Free Trade Agreements

Free trade agreements (FTAs) are designed to assist New Zealand traders (exporters and importers) by providing improved access to partner markets, and reducing trade barriers such as Customs procedures in those markets.

Among other things, an FTA establishes:

  • preferential tariff rates for goods imported into the countries party to that Agreement
  • rules by which goods can qualify for those preferential tariffs (rules of origin)
  • customs procedures for claiming preferential tariff rates (rules of origin procedures)
  • general principles for customs procedures among the countries party to an Agreement.

Additional information is available on the website of the Ministry of Foreign Affairs and Trade (MFAT).

For further information on each of New Zealand’s Free Trade Agreements, see below.

This description was last updated on: Wednesday, 16 July 2014

Detailed information related to Free Trade Agreements

The ASEAN–Australia–New Zealand Free Trade Agreement (AANZFTA) is a regional trade agreement including the Association of South East Asian Nations (ASEAN), Australia and New Zealand. AANZFTA came into force in 2010 for Australia, New Zealand, Brunei, Myanmar, Malaysia, the Philippines, Singapore, Thailand and Vietnam, and subsequently entered into force for Laos and Cambodia in 2011, and Indonesia in 2012.

External Links

New Zealand also has bilateral trade Agreements with Malaysia, Australia and Thailand (see links). Traders should consider which agreement provides the most benefit for their imported/exported products. 

For information on the rules of origin, see the following:

Fact sheets

New Zealand Customs Notices

Rules of Origin Provisions

Product Specific Rules

Claiming Preference in New Zealand

A New Zealand importer may make a claim for preferential tariff treatment on the basis of a certificate of origin, a declaration of origin, or other evidence sufficient to prove that the goods satisfy the relevant rules of origin provisions. If requested by the New Zealand Customs Service, an importer claiming preference must be able to provide sufficient evidence to substantiate the claim.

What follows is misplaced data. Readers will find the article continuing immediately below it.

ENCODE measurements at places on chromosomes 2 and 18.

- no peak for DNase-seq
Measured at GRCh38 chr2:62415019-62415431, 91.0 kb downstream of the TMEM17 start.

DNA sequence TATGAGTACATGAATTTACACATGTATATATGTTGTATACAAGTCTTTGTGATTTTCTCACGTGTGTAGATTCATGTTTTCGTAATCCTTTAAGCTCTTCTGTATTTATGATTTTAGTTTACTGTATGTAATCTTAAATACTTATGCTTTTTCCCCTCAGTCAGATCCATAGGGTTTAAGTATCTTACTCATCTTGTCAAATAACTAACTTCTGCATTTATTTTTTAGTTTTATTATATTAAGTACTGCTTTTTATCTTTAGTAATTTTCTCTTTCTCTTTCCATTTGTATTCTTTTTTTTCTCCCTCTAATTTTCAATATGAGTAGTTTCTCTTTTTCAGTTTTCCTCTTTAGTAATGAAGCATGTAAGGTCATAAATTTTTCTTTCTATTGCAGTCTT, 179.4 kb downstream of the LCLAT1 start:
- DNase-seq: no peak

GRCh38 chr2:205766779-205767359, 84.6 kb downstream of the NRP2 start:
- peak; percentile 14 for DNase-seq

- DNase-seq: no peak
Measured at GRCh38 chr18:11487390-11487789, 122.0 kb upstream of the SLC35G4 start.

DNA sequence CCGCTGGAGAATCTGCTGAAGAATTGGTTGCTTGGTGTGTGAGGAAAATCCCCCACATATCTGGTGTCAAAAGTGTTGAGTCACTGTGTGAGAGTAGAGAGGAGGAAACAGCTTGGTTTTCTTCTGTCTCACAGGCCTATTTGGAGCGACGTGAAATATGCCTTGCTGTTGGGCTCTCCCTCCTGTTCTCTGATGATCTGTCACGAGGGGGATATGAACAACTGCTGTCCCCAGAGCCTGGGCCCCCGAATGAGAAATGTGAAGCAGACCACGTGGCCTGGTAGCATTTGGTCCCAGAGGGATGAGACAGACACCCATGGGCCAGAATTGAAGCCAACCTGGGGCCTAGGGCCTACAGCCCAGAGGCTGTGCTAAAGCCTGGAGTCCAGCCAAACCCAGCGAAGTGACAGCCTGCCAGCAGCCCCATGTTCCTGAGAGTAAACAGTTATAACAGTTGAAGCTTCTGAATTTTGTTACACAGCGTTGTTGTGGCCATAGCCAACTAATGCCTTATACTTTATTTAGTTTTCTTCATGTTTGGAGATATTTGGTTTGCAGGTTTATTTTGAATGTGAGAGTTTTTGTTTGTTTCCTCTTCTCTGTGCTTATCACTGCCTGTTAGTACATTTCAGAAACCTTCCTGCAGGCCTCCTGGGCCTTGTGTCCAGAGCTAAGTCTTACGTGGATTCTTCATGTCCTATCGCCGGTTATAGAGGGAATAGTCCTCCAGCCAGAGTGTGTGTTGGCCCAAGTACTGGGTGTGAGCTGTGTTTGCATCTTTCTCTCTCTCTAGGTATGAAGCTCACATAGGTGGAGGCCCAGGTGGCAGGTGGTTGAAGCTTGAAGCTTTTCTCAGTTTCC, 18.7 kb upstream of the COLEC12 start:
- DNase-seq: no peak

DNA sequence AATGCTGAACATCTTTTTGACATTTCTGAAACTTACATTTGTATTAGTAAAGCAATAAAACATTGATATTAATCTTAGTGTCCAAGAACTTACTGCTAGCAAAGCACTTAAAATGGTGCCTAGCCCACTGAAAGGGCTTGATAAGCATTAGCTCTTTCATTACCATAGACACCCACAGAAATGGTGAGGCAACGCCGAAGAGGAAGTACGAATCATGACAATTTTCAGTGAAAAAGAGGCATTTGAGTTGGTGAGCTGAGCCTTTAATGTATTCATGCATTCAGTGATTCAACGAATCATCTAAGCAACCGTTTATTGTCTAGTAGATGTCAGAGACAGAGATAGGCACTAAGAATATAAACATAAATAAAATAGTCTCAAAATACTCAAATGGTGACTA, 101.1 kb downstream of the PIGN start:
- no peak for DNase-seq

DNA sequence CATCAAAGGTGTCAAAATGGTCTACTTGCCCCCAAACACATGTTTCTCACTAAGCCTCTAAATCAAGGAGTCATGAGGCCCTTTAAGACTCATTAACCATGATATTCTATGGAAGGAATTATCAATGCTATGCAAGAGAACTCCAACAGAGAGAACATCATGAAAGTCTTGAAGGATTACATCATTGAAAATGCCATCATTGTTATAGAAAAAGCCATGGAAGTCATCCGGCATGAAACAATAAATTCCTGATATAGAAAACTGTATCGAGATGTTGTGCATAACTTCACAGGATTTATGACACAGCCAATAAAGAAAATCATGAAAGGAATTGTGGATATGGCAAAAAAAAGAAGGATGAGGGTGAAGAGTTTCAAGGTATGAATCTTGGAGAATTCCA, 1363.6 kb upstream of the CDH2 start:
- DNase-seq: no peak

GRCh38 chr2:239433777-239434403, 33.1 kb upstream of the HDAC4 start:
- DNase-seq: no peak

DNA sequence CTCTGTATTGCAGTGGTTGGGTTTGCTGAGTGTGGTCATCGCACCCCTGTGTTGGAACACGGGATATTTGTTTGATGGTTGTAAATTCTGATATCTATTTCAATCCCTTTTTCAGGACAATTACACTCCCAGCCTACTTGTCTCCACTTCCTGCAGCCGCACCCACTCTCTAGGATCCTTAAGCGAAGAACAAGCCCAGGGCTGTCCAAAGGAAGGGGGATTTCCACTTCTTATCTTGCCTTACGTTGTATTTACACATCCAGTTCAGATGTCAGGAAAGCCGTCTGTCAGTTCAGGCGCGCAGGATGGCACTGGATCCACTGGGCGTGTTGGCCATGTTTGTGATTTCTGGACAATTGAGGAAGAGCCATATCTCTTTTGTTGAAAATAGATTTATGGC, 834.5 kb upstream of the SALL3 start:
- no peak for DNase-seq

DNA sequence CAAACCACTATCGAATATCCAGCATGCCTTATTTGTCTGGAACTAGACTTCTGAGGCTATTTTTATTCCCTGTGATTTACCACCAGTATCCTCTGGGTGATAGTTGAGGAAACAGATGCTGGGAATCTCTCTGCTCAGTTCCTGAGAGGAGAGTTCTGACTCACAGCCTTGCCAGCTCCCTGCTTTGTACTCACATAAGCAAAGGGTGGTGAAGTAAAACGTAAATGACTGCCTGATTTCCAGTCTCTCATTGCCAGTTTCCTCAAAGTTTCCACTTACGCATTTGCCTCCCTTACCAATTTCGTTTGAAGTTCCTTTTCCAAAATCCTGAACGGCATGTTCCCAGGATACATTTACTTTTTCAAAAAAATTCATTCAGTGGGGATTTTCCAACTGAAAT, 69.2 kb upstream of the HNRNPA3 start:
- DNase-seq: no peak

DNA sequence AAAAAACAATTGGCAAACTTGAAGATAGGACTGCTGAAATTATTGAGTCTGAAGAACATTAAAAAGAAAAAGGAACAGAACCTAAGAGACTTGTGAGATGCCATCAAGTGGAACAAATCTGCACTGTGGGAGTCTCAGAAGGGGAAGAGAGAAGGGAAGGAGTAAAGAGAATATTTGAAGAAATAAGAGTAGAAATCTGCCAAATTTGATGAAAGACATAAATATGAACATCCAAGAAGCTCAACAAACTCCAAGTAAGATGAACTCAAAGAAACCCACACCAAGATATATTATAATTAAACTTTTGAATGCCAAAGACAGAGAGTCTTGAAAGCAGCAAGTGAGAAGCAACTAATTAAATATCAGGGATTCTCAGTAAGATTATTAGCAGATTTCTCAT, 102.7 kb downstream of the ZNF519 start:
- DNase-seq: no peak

Claiming Preference in an AANZFTA Country – Certificates of Origin

The AANZFTA Agreement requires third party issued certificates of origin when exporting to an ASEAN member. Exporters (who want their goods to receive preferential tariff treatment upon importation) must obtain a certificate of origin from one of New Zealand’s certifying bodies before exporting their goods under this Agreement. A list of certifying bodies is set out in Fact Sheet 43.

This detail was last updated on Wednesday, 16 July 2014

​The Australia–New Zealand Closer Economic Relations Trade Agreement (ANZCERTA) came into force on 1 January 1983. 

The rules of origin determine which products count as “Australian” or “New Zealand” products. They are then eligible to enter the markets in either country at a zero tariff rate. The rules establish what level of processing or manufacturing needs to be achieved on a product by product basis.

Revised rules of origin for trans-Tasman trade came into effect on 1 September 2011.

Information on the rules of origin for ANZCERTA, and general guide for using the agreement can be found in Fact Sheet 20.

Further information is available on the Ministry of Foreign Affairs and Trade website.

Australia is also a Party to the ASEAN-Australia New Zealand Free Trade Area Agreement. Traders should consider which agreement provides the most benefit for their imported/exported products. 

New Zealand Customs Notices

Rules of Origin Provisions

Product Specific Rules

Claiming Preference in Australia

The Australia Customs and Border Protection Service require the exporter to declare that the good meets the originating criteria under the Agreement, and which origin criteria the good meets.

For further information on claiming preference in Australia, see the Australian Customs website.

The sample declaration below can be used to declare the origin of the goods, and should accompany goods exported to Australia that are claiming preferential tariff treatment.

Claiming Preference in New Zealand

A New Zealand importer may make a claim for preferential tariff treatment on the basis of a certificate of origin, a declaration of origin, or other evidence sufficient to prove that the goods satisfy the relevant rules of origin provisions. If requested by the New Zealand Customs Service, an importer claiming preference must be able to provide sufficient evidence to substantiate the claim.

This detail was last updated on Wednesday, 16 July 2014

The Generalised System of Preferences (GSP) is an international system of tariff preference designed to promote economic growth of developing countries. In accordance with the Generalised System of Preferences, New Zealand grants special treatment to certain goods that are the produce or manufacture of countries recognised as a Less Developed Country (LDC) or as a Least Developed Country (LLDC).